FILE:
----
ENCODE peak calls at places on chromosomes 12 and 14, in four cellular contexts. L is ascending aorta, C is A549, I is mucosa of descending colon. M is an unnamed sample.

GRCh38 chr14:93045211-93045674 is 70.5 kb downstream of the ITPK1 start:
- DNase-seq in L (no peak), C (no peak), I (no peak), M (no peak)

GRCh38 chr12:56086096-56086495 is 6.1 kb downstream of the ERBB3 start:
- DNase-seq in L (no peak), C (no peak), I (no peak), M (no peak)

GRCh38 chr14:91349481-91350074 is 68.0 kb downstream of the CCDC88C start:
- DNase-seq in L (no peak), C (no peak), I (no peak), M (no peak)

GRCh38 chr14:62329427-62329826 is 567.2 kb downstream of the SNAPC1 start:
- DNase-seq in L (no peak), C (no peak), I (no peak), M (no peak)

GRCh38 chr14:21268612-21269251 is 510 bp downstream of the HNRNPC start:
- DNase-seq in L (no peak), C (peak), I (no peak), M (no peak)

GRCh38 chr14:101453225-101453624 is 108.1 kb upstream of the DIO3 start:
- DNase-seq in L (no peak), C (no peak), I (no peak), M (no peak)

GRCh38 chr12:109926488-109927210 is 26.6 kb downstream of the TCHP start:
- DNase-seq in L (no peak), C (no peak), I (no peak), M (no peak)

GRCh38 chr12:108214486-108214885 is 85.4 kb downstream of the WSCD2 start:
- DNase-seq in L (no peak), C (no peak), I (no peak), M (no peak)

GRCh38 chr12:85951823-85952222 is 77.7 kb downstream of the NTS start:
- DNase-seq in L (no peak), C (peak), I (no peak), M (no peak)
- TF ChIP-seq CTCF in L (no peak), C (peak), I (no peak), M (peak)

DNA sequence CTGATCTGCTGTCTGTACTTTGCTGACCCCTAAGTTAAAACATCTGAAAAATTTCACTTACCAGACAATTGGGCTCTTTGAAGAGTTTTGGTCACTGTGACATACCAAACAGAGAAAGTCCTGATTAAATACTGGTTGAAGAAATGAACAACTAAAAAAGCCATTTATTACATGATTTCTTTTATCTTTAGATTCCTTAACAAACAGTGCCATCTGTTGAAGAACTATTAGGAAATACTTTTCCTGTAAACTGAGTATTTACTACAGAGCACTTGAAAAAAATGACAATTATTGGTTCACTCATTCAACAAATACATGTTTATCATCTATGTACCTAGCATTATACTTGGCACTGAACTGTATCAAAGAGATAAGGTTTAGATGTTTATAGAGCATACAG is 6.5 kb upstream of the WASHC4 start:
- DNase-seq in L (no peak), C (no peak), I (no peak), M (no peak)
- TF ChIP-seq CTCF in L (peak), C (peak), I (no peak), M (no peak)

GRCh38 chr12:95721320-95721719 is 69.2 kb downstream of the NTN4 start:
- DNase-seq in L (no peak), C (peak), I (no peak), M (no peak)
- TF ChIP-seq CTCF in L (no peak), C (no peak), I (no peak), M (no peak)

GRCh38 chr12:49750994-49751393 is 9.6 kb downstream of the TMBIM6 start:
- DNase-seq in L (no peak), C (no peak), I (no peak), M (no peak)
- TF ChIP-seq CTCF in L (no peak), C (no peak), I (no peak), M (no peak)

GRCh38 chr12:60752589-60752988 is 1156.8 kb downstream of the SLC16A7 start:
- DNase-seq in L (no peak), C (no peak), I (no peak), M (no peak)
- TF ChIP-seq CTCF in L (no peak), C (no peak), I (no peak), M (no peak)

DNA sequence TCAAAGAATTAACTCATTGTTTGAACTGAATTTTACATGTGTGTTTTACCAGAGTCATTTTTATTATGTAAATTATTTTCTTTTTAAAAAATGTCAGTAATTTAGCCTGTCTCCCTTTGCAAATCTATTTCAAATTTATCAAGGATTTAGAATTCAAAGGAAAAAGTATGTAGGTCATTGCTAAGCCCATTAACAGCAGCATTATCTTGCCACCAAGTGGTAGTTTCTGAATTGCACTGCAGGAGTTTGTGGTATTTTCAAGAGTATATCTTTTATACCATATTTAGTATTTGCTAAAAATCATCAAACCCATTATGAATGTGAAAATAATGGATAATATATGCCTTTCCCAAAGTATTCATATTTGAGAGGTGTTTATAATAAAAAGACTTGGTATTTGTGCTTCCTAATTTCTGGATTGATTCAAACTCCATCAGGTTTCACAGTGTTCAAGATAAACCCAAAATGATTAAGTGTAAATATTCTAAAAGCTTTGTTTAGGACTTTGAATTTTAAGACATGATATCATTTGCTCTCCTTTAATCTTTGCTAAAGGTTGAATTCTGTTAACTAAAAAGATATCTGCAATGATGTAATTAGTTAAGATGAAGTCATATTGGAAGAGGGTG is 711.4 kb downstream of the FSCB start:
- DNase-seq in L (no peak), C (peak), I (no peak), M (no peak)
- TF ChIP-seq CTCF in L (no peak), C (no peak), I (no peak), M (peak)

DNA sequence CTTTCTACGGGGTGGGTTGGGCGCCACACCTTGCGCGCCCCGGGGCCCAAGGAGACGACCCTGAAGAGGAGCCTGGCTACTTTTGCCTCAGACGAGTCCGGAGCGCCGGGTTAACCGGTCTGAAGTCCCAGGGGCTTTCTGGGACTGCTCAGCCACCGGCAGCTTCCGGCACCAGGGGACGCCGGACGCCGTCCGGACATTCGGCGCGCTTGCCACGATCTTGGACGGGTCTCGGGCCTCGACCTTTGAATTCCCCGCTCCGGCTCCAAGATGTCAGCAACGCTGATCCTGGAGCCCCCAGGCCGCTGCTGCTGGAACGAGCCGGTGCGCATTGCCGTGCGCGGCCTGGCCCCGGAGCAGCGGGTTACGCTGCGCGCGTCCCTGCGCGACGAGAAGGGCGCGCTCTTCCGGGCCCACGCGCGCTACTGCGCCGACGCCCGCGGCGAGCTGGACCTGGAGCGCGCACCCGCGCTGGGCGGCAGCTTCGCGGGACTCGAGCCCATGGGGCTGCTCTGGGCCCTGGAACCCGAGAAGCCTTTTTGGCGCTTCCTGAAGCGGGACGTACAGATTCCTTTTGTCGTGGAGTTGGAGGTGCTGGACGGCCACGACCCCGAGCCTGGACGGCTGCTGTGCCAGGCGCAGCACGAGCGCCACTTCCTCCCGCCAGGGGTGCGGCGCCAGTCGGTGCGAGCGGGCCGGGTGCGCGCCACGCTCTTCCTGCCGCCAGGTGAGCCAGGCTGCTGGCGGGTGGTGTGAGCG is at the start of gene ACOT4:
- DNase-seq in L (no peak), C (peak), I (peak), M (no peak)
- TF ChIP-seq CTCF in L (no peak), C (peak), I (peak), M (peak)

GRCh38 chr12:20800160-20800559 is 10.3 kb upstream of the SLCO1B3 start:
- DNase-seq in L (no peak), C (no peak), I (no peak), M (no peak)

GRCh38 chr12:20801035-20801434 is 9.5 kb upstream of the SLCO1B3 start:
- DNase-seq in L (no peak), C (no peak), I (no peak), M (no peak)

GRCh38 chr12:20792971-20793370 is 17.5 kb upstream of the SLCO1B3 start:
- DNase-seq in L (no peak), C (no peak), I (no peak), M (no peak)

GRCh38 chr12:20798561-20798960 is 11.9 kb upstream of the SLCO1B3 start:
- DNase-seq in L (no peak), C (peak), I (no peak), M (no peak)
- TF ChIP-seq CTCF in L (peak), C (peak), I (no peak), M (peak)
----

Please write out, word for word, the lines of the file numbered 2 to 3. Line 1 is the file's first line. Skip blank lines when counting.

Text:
GRCh38 chr14:93045211-93045674 is 70.5 kb downstream of the ITPK1 start:
- DNase-seq in L (no peak), C (no peak), I (no peak), M (no peak)